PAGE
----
The United States says it is bracing for repeat attacks by the ISIS terrorist group following Thursday’s lethal blasts outside Kabul’s international airport that left at least 85 dead, including 13 U.S. troops.
Speaking at a press briefing on Thursday, shortly after the attacks, Marine Corps Gen. Kenneth F. McKenzie Jr., commander of U.S. Central Command, said he expected attacks by ISIS to continue, including possibly rockets or car-bombs targeting the airport.
U.S. forces are doing everything possible to prepare for those attacks, he said.
ISIS-K, an ISIS affiliate, claimed responsibility for the blasts, bragging about a suicide bomber “managing to penetrate all the security fortifications” put into place by U.S. forces and the Taliban.
“The threat from ISIS is extremely real,” McKenzie warned on Thursday. “We’ve been talking about this several days, we saw it actually manifest itself here in the last few hours, with an actual attack.”
He said the United States believes it is the terrorist group’s “desire” to continue those attacks.
“We expect those attacks to continue. And we’re doing everything we can to be prepared for those attacks,” he added.
The bombings took place at or near the Abbey Gate, which sits on the eastern side of the airport, late on Aug. 26 local time. One bomb went off at the gate before at least one other exploded near the Baron Hotel, situated a short distance from the gate.
Photographs showed injured and bloodied people, with dozens of Afghans among those wounded or killed.
A health official and a Taliban official said the toll of Afghans killed had risen to 72, including 28 Taliban members, although a Taliban spokesman later denied that any of their fighters guarding the airport perimeter had been killed.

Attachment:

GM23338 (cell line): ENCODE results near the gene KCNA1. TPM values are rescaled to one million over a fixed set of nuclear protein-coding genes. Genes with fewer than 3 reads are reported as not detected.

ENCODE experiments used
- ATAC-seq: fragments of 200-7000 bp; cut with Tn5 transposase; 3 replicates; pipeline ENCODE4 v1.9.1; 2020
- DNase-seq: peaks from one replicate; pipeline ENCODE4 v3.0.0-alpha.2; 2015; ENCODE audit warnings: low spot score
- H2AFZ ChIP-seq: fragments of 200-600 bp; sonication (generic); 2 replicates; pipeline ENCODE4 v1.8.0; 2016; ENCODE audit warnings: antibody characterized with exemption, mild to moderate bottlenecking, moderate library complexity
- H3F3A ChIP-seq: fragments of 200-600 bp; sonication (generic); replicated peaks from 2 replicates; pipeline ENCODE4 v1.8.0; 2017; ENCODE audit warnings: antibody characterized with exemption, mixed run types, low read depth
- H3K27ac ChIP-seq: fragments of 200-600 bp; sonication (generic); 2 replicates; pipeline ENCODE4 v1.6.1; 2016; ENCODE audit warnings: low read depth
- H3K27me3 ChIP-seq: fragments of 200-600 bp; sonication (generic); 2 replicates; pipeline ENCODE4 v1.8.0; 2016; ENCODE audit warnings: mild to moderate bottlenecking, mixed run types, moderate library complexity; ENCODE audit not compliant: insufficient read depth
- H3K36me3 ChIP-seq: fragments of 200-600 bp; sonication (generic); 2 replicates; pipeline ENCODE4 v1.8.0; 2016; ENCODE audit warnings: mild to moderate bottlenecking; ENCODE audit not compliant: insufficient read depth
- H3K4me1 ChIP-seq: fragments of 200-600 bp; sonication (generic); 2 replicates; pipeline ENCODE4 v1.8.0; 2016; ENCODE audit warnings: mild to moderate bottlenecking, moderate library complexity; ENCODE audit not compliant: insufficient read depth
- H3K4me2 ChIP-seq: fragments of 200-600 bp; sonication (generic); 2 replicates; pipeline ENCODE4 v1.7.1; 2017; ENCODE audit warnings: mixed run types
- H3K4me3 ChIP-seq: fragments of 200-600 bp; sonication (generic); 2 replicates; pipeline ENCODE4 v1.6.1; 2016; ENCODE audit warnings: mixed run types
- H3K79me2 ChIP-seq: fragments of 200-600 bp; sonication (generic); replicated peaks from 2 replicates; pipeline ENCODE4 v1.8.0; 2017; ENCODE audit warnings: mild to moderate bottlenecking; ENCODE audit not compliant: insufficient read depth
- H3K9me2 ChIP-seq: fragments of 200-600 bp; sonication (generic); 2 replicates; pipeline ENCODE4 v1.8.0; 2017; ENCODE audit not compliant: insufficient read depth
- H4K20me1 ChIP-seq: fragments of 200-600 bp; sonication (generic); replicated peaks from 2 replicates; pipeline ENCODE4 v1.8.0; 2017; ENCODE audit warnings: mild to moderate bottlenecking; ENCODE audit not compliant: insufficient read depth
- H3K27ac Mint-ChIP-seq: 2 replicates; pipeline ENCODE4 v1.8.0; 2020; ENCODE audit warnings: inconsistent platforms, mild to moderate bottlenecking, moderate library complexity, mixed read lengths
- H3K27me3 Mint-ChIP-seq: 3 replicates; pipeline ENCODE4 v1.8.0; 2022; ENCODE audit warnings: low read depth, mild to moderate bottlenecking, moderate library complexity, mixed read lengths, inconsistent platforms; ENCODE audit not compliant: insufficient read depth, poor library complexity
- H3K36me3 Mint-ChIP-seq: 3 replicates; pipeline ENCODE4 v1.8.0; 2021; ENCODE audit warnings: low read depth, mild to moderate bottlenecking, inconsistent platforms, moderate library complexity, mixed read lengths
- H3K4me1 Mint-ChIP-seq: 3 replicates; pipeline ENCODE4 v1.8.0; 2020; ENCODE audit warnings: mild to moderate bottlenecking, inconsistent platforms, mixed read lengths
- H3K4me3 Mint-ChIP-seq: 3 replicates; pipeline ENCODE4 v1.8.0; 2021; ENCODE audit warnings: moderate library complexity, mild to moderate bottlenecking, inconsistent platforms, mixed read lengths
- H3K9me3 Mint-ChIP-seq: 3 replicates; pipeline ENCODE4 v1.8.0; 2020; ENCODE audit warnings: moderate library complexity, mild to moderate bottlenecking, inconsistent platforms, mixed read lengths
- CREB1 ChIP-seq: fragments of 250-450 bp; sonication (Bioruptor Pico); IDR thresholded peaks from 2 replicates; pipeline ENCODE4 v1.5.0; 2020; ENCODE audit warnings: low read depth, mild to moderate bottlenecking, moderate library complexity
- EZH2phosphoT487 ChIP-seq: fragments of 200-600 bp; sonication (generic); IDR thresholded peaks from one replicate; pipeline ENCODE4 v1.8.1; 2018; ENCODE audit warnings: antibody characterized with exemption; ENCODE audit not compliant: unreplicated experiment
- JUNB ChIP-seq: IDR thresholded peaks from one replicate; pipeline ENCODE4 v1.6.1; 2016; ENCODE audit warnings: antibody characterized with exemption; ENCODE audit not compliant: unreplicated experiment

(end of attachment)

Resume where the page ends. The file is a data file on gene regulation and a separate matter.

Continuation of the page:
The U.S. military said 13 of its service members were killed.
In an address to the nation from the White House on Thursday, President Joe Biden vowed to strike ISIS in retaliation for the bombings.
“To those who carried out this attack, as well as anyone who wishes America harm, know this: We will not forgive. We will not forget. We will hunt you down and make you pay. I’ll defend our interests and our people with every measure at my command,” Biden said.
The president has directed military officials to draw up plans to strike ISIS facilities and fighters.
“We will respond with force and precision at our time, at a place we choose, at a moment of our choosing,” he said.
“These ISIS terrorists will not win. America will not be intimidated.”
— Natiq Malikzada (@natiqmalikzada) August 27, 2021
Founded in 2015, Islamic State Khorasan, or ISIS-K, is a sworn enemy of the Taliban and the United States. It had been quiet since Kabul was taken over by the terrorist group on Aug. 15, raising concerns that it had been plotting a large-scale attack.
ISIS deems the Taliban’s rule to be insufficiently Islamic, and believes the terrorist group prides themselves for their focus on global, not local, jihad.
Zabihullah Mujahid, a spokesman for the Taliban, said that it was conducting a “Taliban investigation” into the attacks.
Bruce Hoffman, a senior fellow for counterterrorism and homeland security at the Council on Foreign Relations, told Politico on Thursday that the Taliban is “overwhelmed.”
“They are very effective at bullying and victimizing civilians, but they are incompetent at battling groups that look like themselves,” he added.
Biden on Thursday said he and and First Lady Jill Biden are “outraged” by the attacks and “heartbroken” for the losses, adding that their hearts are aching for the families who lost loved ones.
White House press secretary Jen Psaki said that the U.S. flag will be flown at half-staff until the evening of Aug. 30, to honor the victims killed in the terrorist attack on Aug. 26.
“As a mark for respect, starting today, the United States flag will be flown at half-staff at the White House and upon all public buildings and grounds … until sunset on Aug. 30, 2021, in honor of the victims of the senseless acts of violence in Kabul,” Psaki said.
Biden said that he is also directing that the flag shall be flown at half-staff for the same length of time at all United States embassies, legations, consular offices, and other facilities abroad, including all military facilities and naval vessels and stations.
Meanwhile, the United States is racing to complete evacuations as time runs out ahead of Biden’s self-imposed Aug. 31 deadline to pull out remaining U.S. troops from Afghanistan.
McKenzie said on Thursday that there were still about about 1,000 American citizens in the country.
Reuters contributed to this report.